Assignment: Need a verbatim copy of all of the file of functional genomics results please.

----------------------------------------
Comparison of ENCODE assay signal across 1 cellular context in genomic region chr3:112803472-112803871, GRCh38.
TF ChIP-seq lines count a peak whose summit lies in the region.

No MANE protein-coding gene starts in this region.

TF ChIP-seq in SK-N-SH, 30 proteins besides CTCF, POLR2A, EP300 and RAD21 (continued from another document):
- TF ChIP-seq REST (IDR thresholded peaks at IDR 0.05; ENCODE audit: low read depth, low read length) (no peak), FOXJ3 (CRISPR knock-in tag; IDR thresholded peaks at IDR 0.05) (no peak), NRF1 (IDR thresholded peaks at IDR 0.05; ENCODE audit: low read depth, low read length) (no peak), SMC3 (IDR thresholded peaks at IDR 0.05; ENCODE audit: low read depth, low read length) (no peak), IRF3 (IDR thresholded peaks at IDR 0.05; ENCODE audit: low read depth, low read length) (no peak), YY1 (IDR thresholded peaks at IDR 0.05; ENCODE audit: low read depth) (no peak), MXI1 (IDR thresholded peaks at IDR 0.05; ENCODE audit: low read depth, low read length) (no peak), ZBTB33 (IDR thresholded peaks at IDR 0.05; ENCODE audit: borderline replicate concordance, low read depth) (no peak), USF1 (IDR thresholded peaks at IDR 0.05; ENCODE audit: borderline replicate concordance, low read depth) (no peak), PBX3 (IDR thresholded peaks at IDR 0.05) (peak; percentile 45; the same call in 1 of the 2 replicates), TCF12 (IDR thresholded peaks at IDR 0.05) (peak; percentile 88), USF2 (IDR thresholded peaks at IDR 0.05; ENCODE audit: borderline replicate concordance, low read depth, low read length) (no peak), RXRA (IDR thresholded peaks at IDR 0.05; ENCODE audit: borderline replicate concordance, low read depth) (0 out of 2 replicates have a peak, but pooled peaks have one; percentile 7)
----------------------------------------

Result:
Comparison of ENCODE assay signal across 1 cellular context in genomic region chr3:112803472-112803871, GRCh38.
TF ChIP-seq lines count a peak whose summit lies in the region.

No MANE protein-coding gene starts in this region.

TF ChIP-seq in SK-N-SH, 30 proteins besides CTCF, POLR2A, EP300 and RAD21 (continued from another document):
- TF ChIP-seq REST (IDR thresholded peaks at IDR 0.05; ENCODE audit: low read depth, low read length) (no peak), FOXJ3 (CRISPR knock-in tag; IDR thresholded peaks at IDR 0.05) (no peak), NRF1 (IDR thresholded peaks at IDR 0.05; ENCODE audit: low read depth, low read length) (no peak), SMC3 (IDR thresholded peaks at IDR 0.05; ENCODE audit: low read depth, low read length) (no peak), IRF3 (IDR thresholded peaks at IDR 0.05; ENCODE audit: low read depth, low read length) (no peak), YY1 (IDR thresholded peaks at IDR 0.05; ENCODE audit: low read depth) (no peak), MXI1 (IDR thresholded peaks at IDR 0.05; ENCODE audit: low read depth, low read length) (no peak), ZBTB33 (IDR thresholded peaks at IDR 0.05; ENCODE audit: borderline replicate concordance, low read depth) (no peak), USF1 (IDR thresholded peaks at IDR 0.05; ENCODE audit: borderline replicate concordance, low read depth) (no peak), PBX3 (IDR thresholded peaks at IDR 0.05) (peak; percentile 45; the same call in 1 of the 2 replicates), TCF12 (IDR thresholded peaks at IDR 0.05) (peak; percentile 88), USF2 (IDR thresholded peaks at IDR 0.05; ENCODE audit: borderline replicate concordance, low read depth, low read length) (no peak), RXRA (IDR thresholded peaks at IDR 0.05; ENCODE audit: borderline replicate concordance, low read depth) (0 out of 2 replicates have a peak, but pooled peaks have one; percentile 7)